Why journalists should be careful with what they tweet now more than ever

November 21, 2015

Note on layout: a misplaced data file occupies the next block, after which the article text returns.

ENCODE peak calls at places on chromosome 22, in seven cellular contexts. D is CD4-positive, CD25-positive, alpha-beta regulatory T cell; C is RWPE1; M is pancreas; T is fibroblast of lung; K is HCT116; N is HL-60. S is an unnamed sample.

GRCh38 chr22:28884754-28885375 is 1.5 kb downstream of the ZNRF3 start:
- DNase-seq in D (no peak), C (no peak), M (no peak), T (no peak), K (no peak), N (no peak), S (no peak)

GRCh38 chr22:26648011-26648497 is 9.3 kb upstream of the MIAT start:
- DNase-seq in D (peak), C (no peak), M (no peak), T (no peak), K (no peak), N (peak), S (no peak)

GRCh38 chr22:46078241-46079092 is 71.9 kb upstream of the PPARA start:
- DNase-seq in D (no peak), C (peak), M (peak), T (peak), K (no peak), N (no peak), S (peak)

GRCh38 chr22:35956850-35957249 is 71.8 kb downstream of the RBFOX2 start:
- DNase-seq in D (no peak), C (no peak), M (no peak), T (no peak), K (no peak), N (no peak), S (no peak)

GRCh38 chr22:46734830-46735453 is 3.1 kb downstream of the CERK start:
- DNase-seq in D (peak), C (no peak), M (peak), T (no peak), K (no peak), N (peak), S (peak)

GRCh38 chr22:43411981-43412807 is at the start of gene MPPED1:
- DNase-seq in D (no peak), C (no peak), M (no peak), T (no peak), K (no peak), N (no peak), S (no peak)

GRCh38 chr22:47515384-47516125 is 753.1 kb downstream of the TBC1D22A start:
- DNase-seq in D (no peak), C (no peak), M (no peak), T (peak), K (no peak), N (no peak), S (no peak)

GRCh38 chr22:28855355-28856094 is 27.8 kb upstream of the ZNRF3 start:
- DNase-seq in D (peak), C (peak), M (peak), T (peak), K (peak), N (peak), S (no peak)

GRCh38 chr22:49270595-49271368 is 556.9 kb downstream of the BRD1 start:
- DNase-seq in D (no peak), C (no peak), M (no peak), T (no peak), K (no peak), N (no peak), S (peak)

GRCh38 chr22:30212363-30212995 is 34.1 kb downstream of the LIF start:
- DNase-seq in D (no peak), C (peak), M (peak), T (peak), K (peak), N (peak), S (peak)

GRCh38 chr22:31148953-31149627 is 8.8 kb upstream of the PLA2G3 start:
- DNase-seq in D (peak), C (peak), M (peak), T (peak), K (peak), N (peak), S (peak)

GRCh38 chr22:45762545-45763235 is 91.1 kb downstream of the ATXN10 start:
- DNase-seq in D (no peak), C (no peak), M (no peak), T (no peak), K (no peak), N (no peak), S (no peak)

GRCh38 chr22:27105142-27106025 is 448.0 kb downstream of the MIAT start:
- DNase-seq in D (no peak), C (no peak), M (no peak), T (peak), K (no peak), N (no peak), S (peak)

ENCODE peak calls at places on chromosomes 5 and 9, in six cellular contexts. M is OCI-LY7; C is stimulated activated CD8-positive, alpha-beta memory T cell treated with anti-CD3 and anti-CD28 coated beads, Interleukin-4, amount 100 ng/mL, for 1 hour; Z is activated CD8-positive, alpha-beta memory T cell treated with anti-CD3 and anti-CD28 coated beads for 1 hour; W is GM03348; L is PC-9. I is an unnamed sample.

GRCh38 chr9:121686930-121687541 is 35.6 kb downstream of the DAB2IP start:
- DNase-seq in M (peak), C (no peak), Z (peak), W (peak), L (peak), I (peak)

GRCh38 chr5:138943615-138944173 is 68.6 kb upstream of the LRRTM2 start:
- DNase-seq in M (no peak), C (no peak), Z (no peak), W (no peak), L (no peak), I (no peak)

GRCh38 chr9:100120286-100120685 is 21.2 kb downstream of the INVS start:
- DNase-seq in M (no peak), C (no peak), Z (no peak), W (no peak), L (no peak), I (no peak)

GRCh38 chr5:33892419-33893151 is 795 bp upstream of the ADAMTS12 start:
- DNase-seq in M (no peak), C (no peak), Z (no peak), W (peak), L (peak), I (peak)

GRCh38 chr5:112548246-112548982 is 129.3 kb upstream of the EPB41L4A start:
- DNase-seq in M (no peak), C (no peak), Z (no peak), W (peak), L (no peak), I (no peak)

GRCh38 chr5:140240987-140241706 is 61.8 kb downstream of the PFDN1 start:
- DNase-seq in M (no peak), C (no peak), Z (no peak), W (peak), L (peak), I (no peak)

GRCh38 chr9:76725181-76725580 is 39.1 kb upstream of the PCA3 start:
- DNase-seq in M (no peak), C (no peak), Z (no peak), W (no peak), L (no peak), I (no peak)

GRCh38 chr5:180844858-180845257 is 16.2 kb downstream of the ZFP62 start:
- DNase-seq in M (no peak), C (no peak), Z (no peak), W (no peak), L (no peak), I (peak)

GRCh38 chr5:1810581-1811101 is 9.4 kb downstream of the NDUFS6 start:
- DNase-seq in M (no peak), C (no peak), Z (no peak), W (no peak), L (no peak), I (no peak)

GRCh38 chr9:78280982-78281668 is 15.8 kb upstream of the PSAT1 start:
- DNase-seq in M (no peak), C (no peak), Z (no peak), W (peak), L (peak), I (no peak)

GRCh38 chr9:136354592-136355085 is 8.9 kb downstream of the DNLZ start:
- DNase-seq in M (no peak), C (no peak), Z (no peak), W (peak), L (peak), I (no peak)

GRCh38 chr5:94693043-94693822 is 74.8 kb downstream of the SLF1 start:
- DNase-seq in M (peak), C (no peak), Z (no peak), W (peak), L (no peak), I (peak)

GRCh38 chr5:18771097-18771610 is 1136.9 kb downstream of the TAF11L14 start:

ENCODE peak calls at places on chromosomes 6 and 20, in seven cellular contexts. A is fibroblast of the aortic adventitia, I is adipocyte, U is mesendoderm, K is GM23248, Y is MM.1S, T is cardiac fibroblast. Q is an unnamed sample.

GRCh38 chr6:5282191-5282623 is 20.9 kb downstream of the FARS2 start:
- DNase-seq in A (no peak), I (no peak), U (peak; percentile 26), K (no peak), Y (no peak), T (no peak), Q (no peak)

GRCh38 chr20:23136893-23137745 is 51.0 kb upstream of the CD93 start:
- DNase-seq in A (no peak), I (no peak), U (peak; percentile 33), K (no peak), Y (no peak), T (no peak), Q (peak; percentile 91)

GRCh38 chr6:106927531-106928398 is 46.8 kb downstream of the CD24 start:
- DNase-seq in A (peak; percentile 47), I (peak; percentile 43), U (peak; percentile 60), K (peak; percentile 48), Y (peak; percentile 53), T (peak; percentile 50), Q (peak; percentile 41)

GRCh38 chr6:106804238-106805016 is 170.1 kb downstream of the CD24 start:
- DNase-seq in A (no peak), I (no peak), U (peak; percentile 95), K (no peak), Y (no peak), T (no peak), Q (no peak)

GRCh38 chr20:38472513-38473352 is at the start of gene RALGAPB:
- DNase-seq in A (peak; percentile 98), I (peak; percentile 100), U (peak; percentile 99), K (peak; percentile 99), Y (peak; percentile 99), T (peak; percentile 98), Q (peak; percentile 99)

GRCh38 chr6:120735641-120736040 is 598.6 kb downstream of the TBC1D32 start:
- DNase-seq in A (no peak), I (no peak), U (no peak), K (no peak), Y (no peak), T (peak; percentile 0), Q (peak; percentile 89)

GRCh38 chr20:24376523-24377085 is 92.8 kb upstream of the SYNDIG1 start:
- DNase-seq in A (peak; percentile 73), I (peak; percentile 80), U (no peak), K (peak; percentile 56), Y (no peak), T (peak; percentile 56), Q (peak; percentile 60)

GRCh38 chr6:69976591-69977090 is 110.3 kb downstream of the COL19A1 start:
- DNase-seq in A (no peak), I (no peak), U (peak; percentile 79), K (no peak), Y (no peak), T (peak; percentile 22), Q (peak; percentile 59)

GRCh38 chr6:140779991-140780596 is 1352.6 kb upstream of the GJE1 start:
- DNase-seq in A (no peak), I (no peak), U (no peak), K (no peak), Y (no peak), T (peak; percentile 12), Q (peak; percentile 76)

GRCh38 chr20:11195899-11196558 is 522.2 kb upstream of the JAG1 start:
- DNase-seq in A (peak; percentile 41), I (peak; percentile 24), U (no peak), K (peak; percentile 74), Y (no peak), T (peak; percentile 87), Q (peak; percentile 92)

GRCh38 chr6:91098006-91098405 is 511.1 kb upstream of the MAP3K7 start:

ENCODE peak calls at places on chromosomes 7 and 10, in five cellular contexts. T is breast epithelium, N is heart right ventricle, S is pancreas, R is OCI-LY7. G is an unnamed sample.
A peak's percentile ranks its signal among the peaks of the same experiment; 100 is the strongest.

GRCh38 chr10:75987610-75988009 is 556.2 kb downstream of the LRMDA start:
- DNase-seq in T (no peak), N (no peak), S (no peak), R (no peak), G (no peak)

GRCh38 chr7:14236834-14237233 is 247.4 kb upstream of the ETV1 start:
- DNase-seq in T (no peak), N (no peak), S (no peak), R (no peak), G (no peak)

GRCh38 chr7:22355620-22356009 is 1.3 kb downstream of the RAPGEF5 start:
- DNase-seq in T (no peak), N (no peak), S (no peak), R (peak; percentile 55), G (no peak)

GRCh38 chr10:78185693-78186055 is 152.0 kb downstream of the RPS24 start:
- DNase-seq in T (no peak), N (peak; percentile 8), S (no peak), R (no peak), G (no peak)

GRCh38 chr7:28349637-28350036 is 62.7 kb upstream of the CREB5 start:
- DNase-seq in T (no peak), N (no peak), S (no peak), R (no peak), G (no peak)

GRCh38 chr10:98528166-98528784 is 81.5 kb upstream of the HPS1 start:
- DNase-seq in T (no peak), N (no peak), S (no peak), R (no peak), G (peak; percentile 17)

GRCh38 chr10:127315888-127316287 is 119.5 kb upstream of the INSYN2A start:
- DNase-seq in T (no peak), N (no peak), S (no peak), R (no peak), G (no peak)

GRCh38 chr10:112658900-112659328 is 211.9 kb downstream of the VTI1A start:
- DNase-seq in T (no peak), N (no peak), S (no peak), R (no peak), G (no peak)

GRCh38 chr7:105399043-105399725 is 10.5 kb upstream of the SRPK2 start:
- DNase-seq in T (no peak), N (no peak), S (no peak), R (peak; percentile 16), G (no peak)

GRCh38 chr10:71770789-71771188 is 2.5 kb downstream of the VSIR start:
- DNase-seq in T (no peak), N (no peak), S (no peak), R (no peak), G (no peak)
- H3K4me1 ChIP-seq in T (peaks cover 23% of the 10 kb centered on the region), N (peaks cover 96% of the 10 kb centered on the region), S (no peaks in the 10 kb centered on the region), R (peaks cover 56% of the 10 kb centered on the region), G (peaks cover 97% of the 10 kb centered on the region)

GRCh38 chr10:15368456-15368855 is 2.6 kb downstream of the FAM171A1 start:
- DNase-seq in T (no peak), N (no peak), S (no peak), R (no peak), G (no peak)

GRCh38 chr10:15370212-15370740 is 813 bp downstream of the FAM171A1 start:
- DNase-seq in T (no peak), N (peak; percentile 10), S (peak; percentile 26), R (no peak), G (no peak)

phone-coffeeTo tweet or not to tweet? Media experts weigh in on why journalists are better off not sharing opinions on Twitter. For some journalists, “think before you speak” is not just an expression, but a rule to live by, especially while using social media. Five years after CNN fired journalist Octavia Nasr for sharing her opinion on Twitter, media professionals are still cautious, and rightfully so. CNN suspended its Global Affairs Correspondent Elise Labott for posting an opinionated tweet Thursday about Congress passing a bill that could limit Syrian refugees’ entry into the United States, according to CNN Money. Butch Ward, senior faculty and former managing director at The Poynter Institute, says social media isn’t a place for journalists to share their viewpoints on issues. “I think once journalists express an opinion about an active or political international controversy -- one on which people are divided -- then they have taken a side, and taking a side for people who are in the business of covering all sides of the story is just risky business,” Ward says. USA Today’s Social Media Editor Mary Nahorniak says, “It’s certainly better to be safe than sorry.” She says the way journalists talk to their audience has changed in recent years, and Twitter is one of the reasons why. Journalists are more likely to share information conversationally, Nahorniak says. “It’s important to sound like who you are and be human, and not just be a link generator. Use social media the way that you talk to people,” Nahorniak says. Although Nahorniak says talking to people conversationally is effective, NPR’s Mark Memmott says it’s not easy. “Everyone is trying to find that right balance between being conversational and engaging while also being responsible,” Memmott says. As NPR’s Standards and Practices Editor, Memmott regularly writes notes on ethical issues journalists face for his column “Memmos,” which is an extension of the NPR ethics handbook. “Maybe I’m old-fashioned, maybe in some ways NPR is old-fashioned, but we still think that there’s a place for the objective journalist who keeps his or her opinion out of the news,” Memmott says. Memmott says his guiding rule for journalists using social media is that if you wouldn’t say something on the air, don’t say it on the Web. Monitoring tweets for journalists is becoming more prevalent as debates unfold leading up to the 2016 presidential elections. Ward says, “Not only should journalists be watching what they tweet, but I think they have to know that others are watching what they tweet.” He says campaigns devote personnel to watch how journalists behave so they can discredit them when they need to. Nahorniak adds that a journalist saying they support a candidate on social media is like putting a campaign sign on their lawn. “It’s not something that we do,” she says. “We translate those same ethical guidelines on social media.” If a journalist is unsure about what they can say about a certain issue, Nahorniak suggests they talk to their editor about it, and Memmott agrees. “I would proceed as if what you are saying is going to be on the front page the next day -- or on the radio the next hour -- and pause, get a friend to read that before you send it. Turn to the person at the desk next to you or ask the old, grumpy editor,” Memmott says. “We are journalists 24/7. You’re never quite off duty,” he says.